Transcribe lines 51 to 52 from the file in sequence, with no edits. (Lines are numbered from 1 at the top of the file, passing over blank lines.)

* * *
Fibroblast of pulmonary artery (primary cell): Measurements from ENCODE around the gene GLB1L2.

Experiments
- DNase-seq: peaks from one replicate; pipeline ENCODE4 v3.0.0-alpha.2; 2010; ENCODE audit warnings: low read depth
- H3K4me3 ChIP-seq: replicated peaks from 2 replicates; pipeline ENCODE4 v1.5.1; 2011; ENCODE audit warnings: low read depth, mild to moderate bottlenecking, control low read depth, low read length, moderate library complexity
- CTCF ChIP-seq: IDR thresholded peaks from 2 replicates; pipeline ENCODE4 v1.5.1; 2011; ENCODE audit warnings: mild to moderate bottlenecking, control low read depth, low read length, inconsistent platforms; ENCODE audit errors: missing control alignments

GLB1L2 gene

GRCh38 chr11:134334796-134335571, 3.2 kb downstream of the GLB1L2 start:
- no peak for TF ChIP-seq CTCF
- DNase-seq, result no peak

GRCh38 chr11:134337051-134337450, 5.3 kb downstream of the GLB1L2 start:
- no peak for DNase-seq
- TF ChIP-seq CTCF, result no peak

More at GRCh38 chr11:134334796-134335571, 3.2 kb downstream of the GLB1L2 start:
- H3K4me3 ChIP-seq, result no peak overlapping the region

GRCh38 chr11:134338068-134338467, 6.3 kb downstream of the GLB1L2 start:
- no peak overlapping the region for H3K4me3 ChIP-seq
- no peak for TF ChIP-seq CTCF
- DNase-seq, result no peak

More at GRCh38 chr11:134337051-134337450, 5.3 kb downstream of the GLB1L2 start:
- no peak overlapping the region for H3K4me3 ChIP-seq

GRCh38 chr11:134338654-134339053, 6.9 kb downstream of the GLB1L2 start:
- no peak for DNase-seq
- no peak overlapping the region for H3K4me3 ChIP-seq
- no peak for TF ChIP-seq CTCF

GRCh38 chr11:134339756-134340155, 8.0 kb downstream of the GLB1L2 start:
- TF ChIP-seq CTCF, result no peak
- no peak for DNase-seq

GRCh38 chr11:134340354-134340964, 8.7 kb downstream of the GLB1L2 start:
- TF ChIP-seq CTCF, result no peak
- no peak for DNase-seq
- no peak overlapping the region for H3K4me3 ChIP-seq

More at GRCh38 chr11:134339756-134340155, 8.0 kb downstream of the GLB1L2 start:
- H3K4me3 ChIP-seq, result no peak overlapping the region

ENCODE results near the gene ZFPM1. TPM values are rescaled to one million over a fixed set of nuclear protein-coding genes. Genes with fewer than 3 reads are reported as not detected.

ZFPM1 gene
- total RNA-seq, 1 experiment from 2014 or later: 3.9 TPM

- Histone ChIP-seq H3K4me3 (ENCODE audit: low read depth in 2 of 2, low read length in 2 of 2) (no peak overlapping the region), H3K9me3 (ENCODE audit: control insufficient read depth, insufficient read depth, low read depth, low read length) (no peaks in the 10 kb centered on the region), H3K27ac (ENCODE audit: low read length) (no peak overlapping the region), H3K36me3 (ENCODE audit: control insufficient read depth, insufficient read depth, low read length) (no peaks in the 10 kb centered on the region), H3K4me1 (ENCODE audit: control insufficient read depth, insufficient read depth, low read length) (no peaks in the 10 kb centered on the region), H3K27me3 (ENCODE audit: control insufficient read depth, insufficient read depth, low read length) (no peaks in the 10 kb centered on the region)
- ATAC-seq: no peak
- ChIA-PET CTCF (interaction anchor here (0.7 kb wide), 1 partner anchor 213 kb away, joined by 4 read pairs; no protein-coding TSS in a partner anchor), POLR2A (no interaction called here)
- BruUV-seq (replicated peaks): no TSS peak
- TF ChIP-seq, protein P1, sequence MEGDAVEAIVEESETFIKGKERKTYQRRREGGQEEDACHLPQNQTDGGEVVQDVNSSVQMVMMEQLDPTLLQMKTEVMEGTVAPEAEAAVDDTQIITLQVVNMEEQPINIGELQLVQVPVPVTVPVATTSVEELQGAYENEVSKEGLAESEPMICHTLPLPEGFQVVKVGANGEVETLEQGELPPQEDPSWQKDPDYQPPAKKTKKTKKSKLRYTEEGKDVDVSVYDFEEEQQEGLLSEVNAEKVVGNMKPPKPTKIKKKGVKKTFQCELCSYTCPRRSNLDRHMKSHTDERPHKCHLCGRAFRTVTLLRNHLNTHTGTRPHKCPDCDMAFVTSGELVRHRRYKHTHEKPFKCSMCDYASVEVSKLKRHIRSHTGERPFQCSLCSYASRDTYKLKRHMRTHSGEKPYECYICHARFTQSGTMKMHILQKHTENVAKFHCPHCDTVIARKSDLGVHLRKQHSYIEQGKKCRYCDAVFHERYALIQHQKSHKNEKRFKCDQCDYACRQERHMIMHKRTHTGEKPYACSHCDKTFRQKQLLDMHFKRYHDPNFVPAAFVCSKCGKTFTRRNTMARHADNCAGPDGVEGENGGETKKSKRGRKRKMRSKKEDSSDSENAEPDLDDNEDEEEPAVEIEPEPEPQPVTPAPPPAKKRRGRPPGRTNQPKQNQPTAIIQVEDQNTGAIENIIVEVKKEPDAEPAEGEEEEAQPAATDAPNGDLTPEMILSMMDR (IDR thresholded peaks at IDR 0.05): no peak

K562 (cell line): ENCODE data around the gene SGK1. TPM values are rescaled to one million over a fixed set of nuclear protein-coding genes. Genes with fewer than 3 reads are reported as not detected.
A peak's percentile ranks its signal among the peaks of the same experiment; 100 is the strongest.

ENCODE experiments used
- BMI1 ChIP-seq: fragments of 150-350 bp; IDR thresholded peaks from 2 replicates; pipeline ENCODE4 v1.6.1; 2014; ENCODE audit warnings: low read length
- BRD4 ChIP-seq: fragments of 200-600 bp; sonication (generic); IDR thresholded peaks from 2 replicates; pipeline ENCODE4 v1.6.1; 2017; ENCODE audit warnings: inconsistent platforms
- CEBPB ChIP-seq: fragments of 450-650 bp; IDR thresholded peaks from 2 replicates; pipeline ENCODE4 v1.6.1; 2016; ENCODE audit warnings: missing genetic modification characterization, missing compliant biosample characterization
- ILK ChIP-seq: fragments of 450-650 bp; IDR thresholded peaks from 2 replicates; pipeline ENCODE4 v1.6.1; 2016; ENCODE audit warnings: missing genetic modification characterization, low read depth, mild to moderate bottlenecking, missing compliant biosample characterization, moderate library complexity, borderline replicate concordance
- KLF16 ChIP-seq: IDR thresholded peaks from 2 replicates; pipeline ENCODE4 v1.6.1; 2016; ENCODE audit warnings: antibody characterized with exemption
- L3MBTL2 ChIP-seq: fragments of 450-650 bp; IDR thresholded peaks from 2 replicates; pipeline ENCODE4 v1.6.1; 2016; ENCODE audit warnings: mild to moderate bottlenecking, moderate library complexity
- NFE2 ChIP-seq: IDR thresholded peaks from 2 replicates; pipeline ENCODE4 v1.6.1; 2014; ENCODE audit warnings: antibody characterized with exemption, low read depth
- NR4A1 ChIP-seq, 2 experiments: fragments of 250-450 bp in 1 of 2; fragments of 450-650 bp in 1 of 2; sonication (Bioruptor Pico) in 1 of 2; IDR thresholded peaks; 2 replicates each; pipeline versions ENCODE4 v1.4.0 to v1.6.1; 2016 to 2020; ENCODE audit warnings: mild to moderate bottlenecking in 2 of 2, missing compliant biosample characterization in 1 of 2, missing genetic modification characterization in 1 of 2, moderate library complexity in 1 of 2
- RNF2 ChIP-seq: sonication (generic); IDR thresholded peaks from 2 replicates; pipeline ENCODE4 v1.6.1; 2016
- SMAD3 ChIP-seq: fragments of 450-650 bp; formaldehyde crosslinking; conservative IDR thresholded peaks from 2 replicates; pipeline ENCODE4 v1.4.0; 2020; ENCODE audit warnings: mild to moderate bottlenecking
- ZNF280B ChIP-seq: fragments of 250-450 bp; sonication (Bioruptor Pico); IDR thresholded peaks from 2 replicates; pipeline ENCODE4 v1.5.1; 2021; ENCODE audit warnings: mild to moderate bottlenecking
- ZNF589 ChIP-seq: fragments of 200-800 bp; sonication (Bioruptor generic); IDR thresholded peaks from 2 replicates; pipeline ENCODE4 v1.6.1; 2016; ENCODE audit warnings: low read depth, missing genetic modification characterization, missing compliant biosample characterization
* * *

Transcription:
- NFE2 ChIP-seq: IDR thresholded peaks from 2 replicates; pipeline ENCODE4 v1.6.1; 2014; ENCODE audit warnings: antibody characterized with exemption, low read depth
- NR4A1 ChIP-seq, 2 experiments: fragments of 250-450 bp in 1 of 2; fragments of 450-650 bp in 1 of 2; sonication (Bioruptor Pico) in 1 of 2; IDR thresholded peaks; 2 replicates each; pipeline versions ENCODE4 v1.4.0 to v1.6.1; 2016 to 2020; ENCODE audit warnings: mild to moderate bottlenecking in 2 of 2, missing compliant biosample characterization in 1 of 2, missing genetic modification characterization in 1 of 2, moderate library complexity in 1 of 2